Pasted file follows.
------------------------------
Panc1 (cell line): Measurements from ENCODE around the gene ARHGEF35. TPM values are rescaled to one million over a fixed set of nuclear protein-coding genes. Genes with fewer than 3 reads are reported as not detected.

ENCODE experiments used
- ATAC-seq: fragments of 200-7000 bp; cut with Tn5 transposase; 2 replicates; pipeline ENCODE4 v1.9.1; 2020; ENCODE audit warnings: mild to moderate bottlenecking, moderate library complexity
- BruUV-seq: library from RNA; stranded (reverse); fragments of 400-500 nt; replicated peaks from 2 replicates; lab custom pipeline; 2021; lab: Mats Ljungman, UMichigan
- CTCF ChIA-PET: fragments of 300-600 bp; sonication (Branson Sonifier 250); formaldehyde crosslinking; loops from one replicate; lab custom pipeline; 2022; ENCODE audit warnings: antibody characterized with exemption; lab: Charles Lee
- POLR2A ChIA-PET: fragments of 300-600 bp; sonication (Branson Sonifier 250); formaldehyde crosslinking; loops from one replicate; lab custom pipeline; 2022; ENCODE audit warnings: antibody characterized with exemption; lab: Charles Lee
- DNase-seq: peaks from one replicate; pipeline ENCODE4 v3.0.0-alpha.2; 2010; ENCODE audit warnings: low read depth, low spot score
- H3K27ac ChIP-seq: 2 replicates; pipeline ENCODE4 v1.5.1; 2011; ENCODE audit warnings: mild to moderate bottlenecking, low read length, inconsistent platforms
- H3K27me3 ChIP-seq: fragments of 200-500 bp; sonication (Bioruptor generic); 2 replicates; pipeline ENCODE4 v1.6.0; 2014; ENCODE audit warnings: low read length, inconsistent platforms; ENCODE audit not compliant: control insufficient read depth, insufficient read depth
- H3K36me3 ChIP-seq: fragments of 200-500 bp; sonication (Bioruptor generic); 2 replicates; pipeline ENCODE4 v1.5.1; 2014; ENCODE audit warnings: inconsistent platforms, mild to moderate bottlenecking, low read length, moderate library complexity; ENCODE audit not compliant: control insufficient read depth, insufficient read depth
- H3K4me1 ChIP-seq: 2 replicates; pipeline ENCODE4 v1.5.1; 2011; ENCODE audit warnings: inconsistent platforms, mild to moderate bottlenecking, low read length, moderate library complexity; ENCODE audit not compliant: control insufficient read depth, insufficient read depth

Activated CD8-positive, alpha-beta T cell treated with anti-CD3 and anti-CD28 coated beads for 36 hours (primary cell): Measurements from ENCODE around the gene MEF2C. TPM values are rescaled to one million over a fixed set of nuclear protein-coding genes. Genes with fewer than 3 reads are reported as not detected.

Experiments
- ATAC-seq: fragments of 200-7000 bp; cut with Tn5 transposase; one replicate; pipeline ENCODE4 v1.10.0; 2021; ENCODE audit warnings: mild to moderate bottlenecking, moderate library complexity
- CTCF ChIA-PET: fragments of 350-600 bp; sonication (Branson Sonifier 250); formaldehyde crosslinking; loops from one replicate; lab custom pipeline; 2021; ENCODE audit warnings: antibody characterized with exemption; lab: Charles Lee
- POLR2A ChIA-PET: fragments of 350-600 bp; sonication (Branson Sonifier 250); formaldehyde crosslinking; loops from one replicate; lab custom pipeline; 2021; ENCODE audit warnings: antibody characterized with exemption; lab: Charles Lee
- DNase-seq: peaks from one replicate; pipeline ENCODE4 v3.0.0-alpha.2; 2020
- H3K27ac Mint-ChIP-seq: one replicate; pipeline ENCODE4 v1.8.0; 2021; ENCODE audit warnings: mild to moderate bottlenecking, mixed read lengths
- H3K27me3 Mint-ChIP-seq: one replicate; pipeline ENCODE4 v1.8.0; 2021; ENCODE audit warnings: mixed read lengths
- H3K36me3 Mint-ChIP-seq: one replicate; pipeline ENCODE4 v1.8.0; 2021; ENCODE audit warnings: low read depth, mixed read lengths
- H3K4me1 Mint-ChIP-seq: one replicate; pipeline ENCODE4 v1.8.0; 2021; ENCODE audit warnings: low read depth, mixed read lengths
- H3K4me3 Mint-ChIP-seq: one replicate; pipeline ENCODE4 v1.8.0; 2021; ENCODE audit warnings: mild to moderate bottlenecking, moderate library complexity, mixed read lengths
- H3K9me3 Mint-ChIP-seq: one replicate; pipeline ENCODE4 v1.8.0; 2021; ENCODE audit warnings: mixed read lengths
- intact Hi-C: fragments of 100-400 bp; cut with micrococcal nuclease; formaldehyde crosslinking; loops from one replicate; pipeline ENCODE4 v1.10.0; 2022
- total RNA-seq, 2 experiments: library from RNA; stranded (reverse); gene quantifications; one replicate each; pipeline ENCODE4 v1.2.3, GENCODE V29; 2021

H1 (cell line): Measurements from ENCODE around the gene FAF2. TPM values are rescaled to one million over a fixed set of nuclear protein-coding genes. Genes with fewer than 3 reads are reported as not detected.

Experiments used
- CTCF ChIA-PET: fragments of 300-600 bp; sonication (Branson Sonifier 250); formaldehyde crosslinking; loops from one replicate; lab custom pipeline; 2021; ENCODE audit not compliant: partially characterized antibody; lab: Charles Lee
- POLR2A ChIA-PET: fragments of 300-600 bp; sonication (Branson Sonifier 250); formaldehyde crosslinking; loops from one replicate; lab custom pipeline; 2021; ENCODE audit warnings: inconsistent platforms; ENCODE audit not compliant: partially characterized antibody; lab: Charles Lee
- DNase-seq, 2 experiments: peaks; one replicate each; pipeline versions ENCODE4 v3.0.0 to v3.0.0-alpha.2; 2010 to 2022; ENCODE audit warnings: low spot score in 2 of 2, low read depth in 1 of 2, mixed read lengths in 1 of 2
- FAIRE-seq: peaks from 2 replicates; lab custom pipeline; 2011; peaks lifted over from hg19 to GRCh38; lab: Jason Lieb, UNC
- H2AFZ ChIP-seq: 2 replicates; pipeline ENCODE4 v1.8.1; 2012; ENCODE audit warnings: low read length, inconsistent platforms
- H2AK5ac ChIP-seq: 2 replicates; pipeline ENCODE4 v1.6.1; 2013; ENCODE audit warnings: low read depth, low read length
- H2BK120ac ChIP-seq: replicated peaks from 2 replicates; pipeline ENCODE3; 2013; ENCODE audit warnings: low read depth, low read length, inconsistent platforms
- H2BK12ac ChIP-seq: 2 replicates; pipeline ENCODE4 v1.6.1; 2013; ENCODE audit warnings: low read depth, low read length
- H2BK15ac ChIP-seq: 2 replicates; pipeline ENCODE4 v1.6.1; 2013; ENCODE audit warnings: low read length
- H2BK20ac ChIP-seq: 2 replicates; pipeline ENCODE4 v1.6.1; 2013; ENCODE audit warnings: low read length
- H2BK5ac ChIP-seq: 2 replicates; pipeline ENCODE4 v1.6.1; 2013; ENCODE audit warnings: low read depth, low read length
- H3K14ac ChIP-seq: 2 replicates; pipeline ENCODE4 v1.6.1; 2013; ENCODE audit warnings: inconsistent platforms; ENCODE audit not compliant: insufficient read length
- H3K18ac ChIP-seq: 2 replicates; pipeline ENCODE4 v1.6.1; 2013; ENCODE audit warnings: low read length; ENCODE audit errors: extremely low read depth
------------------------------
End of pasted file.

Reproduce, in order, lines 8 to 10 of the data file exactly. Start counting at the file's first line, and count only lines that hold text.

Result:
- H3K27ac ChIP-seq: 2 replicates; pipeline ENCODE4 v1.5.1; 2011; ENCODE audit warnings: mild to moderate bottlenecking, low read length, inconsistent platforms
- H3K27me3 ChIP-seq: fragments of 200-500 bp; sonication (Bioruptor generic); 2 replicates; pipeline ENCODE4 v1.6.0; 2014; ENCODE audit warnings: low read length, inconsistent platforms; ENCODE audit not compliant: control insufficient read depth, insufficient read depth
- H3K36me3 ChIP-seq: fragments of 200-500 bp; sonication (Bioruptor generic); 2 replicates; pipeline ENCODE4 v1.5.1; 2014; ENCODE audit warnings: inconsistent platforms, mild to moderate bottlenecking, low read length, moderate library complexity; ENCODE audit not compliant: control insufficient read depth, insufficient read depth